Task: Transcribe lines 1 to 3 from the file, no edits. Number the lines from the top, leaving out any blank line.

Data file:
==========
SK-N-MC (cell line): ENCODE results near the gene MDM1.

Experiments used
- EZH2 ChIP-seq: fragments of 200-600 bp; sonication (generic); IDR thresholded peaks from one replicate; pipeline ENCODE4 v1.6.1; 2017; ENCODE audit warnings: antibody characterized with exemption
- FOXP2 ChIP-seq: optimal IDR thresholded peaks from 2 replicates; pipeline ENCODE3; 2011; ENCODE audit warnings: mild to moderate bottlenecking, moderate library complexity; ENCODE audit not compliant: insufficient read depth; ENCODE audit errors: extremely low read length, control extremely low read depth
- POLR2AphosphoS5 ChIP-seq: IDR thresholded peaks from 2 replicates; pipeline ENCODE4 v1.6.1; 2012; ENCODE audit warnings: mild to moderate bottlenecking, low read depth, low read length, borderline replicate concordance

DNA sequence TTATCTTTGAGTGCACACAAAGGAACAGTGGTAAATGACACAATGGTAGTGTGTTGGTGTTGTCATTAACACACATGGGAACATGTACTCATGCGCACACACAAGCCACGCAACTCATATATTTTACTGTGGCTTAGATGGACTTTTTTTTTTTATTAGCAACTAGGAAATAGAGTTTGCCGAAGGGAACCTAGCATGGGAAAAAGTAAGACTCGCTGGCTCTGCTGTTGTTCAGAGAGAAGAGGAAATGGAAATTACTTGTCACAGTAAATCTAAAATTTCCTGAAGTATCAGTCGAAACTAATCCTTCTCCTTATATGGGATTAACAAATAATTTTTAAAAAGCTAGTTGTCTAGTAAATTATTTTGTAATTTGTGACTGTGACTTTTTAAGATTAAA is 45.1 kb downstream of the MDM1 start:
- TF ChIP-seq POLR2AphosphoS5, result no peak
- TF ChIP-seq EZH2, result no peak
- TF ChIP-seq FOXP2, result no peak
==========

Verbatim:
SK-N-MC (cell line): ENCODE results near the gene MDM1.

Experiments used
- EZH2 ChIP-seq: fragments of 200-600 bp; sonication (generic); IDR thresholded peaks from one replicate; pipeline ENCODE4 v1.6.1; 2017; ENCODE audit warnings: antibody characterized with exemption